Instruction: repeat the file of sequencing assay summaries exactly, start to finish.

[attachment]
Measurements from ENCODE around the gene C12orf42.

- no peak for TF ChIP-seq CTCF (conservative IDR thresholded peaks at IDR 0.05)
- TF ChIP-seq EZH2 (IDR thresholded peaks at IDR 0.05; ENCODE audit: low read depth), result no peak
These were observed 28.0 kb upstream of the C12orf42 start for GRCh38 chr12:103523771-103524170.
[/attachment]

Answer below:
Measurements from ENCODE around the gene C12orf42.

- no peak for TF ChIP-seq CTCF (conservative IDR thresholded peaks at IDR 0.05)
- TF ChIP-seq EZH2 (IDR thresholded peaks at IDR 0.05; ENCODE audit: low read depth), result no peak
These were observed 28.0 kb upstream of the C12orf42 start for GRCh38 chr12:103523771-103524170.